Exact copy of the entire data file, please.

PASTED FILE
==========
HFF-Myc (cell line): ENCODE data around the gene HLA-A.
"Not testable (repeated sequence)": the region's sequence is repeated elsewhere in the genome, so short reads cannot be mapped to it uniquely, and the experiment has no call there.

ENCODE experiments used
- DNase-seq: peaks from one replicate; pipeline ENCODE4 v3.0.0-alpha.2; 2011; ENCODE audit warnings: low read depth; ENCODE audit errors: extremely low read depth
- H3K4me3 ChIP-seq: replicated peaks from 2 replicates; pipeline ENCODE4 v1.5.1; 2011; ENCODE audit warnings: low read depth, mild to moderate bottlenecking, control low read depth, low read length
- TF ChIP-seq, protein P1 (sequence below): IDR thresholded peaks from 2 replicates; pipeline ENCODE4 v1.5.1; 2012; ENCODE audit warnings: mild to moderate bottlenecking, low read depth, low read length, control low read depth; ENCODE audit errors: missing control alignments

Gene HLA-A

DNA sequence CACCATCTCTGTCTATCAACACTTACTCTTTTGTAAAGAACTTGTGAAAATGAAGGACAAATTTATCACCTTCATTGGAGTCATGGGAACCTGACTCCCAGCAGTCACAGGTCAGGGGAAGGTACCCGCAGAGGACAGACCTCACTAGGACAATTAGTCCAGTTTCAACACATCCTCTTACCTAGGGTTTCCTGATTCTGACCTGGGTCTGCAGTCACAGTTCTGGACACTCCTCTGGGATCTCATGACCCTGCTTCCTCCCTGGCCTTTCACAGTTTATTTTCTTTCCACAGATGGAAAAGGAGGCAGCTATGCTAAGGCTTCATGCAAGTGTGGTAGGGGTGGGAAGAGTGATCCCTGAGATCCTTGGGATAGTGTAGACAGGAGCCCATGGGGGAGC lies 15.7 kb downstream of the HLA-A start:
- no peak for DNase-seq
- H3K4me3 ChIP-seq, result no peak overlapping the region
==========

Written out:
HFF-Myc (cell line): ENCODE data around the gene HLA-A.
"Not testable (repeated sequence)": the region's sequence is repeated elsewhere in the genome, so short reads cannot be mapped to it uniquely, and the experiment has no call there.

ENCODE experiments used
- DNase-seq: peaks from one replicate; pipeline ENCODE4 v3.0.0-alpha.2; 2011; ENCODE audit warnings: low read depth; ENCODE audit errors: extremely low read depth
- H3K4me3 ChIP-seq: replicated peaks from 2 replicates; pipeline ENCODE4 v1.5.1; 2011; ENCODE audit warnings: low read depth, mild to moderate bottlenecking, control low read depth, low read length
- TF ChIP-seq, protein P1 (sequence below): IDR thresholded peaks from 2 replicates; pipeline ENCODE4 v1.5.1; 2012; ENCODE audit warnings: mild to moderate bottlenecking, low read depth, low read length, control low read depth; ENCODE audit errors: missing control alignments

Gene HLA-A

DNA sequence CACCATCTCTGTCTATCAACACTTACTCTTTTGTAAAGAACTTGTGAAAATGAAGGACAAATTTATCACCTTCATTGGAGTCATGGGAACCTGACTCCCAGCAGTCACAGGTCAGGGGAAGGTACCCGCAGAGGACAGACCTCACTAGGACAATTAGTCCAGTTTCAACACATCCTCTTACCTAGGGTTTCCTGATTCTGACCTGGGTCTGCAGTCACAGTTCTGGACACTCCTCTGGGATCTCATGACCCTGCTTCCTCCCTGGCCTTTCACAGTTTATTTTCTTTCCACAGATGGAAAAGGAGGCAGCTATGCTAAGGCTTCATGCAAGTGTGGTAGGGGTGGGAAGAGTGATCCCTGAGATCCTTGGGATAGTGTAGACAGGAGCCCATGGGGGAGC lies 15.7 kb downstream of the HLA-A start:
- no peak for DNase-seq
- H3K4me3 ChIP-seq, result no peak overlapping the region